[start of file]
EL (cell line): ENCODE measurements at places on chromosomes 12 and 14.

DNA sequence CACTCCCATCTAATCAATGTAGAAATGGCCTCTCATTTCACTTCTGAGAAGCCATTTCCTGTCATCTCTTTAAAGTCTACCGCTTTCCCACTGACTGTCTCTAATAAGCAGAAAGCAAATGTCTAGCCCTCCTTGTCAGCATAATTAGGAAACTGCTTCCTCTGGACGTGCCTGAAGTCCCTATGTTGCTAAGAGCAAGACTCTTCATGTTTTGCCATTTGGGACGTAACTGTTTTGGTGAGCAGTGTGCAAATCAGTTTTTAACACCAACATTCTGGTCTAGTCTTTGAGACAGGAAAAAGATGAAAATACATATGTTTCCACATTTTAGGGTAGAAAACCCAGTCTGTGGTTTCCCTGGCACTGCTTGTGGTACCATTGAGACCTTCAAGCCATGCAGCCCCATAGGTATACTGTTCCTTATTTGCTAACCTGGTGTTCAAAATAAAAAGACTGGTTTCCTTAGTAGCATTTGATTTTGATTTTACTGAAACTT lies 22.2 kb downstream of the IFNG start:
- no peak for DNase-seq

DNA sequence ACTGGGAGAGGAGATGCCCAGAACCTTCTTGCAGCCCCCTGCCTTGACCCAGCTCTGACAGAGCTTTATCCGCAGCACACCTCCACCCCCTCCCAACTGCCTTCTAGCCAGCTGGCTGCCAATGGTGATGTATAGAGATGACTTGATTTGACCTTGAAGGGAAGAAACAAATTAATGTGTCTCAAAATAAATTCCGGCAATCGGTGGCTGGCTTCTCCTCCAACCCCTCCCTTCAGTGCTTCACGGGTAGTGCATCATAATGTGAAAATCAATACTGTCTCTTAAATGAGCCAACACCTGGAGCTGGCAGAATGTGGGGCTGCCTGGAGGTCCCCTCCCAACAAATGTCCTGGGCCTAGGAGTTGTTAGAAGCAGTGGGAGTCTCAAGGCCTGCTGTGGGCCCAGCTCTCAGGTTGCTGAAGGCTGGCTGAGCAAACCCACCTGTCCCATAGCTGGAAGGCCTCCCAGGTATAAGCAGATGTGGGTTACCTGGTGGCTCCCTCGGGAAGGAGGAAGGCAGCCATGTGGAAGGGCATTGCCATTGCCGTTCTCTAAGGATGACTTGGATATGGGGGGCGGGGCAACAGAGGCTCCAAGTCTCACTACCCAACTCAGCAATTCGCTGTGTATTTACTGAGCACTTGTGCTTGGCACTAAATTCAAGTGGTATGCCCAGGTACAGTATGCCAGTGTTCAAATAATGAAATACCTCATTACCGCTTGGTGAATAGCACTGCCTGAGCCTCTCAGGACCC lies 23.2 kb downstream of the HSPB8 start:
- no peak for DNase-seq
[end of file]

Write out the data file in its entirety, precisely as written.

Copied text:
EL (cell line): ENCODE measurements at places on chromosomes 12 and 14.

DNA sequence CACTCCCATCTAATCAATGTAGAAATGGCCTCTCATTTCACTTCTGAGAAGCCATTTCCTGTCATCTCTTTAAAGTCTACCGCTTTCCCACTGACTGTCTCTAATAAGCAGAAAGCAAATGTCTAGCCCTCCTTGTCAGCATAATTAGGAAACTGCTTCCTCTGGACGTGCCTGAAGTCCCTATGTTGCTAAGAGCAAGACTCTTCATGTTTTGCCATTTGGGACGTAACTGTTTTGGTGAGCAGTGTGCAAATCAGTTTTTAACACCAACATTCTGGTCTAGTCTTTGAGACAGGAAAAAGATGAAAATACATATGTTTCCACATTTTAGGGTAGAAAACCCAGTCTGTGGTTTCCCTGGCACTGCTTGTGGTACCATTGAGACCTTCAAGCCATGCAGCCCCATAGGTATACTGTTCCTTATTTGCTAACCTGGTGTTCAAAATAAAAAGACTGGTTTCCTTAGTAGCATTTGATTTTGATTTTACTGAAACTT lies 22.2 kb downstream of the IFNG start:
- no peak for DNase-seq

DNA sequence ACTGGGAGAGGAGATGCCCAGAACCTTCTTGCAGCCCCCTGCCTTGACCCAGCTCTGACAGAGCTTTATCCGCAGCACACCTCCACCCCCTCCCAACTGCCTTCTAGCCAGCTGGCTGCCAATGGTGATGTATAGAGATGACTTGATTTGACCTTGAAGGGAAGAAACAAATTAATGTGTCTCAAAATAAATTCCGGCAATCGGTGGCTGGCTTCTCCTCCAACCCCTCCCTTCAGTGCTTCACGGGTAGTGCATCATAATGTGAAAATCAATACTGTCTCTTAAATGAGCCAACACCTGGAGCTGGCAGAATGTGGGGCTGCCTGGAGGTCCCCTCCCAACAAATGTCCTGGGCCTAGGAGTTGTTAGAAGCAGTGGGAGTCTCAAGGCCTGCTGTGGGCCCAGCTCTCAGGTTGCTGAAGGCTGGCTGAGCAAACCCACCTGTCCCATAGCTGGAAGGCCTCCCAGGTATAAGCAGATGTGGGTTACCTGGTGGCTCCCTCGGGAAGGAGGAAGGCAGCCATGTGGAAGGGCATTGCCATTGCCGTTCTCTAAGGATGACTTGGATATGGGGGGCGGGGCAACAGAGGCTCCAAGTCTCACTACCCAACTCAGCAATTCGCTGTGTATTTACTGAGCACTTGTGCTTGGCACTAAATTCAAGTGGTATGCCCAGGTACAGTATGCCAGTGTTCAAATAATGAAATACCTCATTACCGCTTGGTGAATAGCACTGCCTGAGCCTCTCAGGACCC lies 23.2 kb downstream of the HSPB8 start:
- no peak for DNase-seq